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Treatment of Cancer
Treatment of Breast Cancer
Breast Cancer Surgery Treatment
Treatment of Tumors
Treatment of Testicular Cancer
Treatment of Blood Cancer
Treatment of Brain Tumor
Treatment of Lung Cancer
Treatment of Colon Cancer
Treatment of Cancer Pain
Treatment of Oral Cancer
Treatment of Prostate Cancer
Treatment of Liver Cancer
Treatment of Throat Cancer
Treatment of Gastric Cancer
Treatment of Acute Lymphoblastic Leukemia
Treatment of Lymphoma
Treatment of Cervical Cancer
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Treatment for breast cancer depends on the type of cancer, hormone sensitivity, size, grade and stage of cancer. A doctor considers the overall health of the patient and the patient’s individual preference before recommending a treatment plan. While there are many treatments options available for breast cancer, surgery is by far the most popular option for most patients. Along with surgery, some other treatments that a patient undergoes include radiation, chemotherapy and hormonal therapy.
- Lumpectomy: This is a procedure wherein the surgeon cuts the tumour and removes some of the surrounding healthy tissue in order to ensure that cancer does not spread to the healthy cells after the surgery. This procedure is applicable for small tumours.
- Mastectomy: This is a procedure in which all tissues of the breast are removed. This includes lobules, fatty tissue, ducts, areola, and nipple. In a skin-sparing mastectomy, all of the breast skin, except the nipple and the areola, is preserved, which makes the reconstruction process easier.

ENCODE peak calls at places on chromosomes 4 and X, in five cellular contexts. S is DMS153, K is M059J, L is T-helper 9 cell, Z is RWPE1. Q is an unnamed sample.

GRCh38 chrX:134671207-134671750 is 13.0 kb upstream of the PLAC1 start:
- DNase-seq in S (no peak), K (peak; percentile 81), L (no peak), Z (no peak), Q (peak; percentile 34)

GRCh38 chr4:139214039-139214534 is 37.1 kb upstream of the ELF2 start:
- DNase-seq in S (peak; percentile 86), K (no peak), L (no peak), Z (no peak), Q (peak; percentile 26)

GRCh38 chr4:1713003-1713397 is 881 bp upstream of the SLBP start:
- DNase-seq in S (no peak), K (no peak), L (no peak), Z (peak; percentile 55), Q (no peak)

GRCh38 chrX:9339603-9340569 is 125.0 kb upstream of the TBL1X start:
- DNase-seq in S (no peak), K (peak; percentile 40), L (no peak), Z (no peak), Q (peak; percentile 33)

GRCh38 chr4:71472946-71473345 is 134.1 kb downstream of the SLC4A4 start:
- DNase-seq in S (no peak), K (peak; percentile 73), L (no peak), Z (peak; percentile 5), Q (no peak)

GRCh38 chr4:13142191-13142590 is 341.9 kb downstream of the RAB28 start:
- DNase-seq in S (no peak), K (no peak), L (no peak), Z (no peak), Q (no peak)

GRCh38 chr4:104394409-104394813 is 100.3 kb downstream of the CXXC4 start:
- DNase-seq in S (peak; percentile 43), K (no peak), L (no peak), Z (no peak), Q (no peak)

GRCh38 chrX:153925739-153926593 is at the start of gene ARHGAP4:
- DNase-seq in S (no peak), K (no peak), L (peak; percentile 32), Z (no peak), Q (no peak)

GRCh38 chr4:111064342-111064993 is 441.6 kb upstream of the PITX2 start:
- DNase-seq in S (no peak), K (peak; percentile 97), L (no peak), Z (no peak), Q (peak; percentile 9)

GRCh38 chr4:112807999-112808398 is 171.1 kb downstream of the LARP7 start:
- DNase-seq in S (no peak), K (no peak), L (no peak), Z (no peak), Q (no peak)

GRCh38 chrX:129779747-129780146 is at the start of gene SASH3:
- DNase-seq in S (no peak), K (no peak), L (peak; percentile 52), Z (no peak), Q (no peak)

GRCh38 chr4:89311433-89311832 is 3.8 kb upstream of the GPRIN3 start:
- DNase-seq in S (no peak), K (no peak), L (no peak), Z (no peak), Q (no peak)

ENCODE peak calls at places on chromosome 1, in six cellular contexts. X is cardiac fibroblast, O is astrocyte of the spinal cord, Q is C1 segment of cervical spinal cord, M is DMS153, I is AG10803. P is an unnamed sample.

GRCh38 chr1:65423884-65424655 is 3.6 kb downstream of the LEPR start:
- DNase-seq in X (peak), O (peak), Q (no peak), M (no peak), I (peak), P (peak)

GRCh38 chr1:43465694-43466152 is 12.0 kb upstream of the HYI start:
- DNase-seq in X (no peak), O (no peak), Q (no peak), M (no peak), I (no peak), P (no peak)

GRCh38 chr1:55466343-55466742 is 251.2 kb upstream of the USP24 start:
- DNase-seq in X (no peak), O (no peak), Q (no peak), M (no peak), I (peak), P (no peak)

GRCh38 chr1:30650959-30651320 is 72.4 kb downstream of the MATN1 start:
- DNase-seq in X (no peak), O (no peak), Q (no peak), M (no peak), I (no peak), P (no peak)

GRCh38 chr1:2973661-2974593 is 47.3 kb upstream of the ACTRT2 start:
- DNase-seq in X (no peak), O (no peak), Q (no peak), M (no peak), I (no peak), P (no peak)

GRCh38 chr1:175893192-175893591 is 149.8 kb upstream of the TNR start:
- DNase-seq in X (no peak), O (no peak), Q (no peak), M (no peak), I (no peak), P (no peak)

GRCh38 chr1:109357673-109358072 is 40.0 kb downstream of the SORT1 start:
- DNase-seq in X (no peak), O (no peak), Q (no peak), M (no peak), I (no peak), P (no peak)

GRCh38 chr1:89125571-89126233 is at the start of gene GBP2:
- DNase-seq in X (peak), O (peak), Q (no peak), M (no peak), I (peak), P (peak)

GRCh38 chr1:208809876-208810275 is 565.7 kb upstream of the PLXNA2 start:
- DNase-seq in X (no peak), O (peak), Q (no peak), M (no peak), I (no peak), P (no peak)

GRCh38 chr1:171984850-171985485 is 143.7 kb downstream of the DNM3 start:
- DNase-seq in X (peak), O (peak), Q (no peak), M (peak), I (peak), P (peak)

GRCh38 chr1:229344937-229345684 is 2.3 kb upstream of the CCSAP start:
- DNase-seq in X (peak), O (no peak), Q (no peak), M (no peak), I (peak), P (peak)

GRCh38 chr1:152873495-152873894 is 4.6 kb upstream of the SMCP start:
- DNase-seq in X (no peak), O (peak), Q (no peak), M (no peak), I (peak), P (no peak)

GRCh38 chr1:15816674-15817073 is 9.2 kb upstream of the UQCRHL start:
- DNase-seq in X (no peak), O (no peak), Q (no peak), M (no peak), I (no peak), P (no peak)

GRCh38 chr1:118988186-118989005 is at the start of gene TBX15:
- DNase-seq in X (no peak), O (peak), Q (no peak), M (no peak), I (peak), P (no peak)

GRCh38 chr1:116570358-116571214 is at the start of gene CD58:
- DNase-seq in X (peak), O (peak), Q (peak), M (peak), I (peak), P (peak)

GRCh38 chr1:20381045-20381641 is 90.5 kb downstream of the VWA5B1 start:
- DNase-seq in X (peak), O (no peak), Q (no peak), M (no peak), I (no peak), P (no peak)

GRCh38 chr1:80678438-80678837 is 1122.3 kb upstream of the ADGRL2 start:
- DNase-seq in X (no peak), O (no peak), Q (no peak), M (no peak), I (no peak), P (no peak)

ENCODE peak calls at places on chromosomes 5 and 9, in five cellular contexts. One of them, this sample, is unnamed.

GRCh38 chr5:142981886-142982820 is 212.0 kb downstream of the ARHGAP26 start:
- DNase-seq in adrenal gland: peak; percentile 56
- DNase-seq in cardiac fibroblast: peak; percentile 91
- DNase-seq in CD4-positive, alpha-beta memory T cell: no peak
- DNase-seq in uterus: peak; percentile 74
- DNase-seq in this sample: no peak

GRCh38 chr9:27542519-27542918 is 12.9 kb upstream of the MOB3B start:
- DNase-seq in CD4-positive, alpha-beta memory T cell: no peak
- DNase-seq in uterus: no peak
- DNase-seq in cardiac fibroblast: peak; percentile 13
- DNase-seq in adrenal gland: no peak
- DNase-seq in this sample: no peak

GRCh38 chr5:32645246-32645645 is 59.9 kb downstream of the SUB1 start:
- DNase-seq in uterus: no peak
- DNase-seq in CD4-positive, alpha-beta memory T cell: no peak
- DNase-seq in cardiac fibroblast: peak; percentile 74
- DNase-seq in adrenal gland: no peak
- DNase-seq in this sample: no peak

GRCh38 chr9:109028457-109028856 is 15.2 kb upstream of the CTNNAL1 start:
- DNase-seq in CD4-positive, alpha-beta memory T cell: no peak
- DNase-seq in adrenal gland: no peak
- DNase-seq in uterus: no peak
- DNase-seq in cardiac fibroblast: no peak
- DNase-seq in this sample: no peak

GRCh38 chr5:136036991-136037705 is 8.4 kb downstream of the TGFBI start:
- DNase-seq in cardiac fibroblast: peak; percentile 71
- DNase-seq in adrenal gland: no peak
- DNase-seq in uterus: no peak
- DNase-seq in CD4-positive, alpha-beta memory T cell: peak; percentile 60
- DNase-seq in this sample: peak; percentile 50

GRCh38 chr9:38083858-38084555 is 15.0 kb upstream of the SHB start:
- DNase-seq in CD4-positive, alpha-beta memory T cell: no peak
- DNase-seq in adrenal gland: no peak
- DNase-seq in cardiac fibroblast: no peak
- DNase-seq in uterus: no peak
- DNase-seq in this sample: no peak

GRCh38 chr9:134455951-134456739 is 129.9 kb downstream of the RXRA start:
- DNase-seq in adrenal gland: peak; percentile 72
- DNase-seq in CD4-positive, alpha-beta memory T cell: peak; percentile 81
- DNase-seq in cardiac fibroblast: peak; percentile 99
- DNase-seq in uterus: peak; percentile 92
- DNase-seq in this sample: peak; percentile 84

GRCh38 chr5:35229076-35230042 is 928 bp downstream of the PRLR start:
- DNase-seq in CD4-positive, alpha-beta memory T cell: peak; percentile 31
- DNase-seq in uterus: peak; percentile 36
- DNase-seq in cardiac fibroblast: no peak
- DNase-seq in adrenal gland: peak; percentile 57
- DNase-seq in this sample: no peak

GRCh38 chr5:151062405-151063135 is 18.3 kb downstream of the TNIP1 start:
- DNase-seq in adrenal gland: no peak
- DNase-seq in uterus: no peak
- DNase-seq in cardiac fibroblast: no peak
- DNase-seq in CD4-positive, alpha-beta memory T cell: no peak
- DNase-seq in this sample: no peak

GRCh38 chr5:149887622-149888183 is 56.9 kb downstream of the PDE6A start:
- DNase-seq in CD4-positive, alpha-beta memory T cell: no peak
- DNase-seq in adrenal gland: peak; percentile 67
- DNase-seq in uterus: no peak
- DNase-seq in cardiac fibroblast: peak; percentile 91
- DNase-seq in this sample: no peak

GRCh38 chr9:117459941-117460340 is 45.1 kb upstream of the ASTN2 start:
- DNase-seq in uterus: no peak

- Sentinel node biopsy: Since the sentinel lymph nodes are the first place that cancer is likely to spread, a doctor might suggest a sentinel node biopsy if cancer has spread to the lymph nodes. If no trace of a cancer cell is found in the nodes, it is unlikely that any more nodes need to be removed.
- Removal of breasts: Many women who have cancer in one breast often choose to remove both the breasts in order to avoid the risk of cancer spreading. While a family history of breast cancer can greatly increase the chance of breast cancer in a woman, statistics show that most women who have cancer in one breast do not develop cancer in the other one.
- Radiation: This is a process where a high-powered beam of energy is directed at the cancer cells to kill them. This method is often used after a lumpectomy. Radiations are of two types—external beam and brachytherapy. Some side effects of this treatment include fatigue, hair fall, loss of appetite and rashes.
- Chemotherapy: Chemotherapy is the treatment of cancer by cytotoxic and other drugs. This is often recommended by doctors when there is a good chance of the cancer cells spreading to other locations of the body. This form of treatment is often recommended before the surgery to shrink a tumour or restrict the growth of cells.
- Hormone therapy: Hormonal therapy is used to treat cancers that have hormonal sensitivity. They can be used before or after the surgery in order to ensure that cancer does not reoccur. Some of the treatment methods in this section include medication that restricts hormones from getting attached to the cancer cells, medications that restrict the body to produce oestrogen post-menopause and a medication that destroys cancer receptors.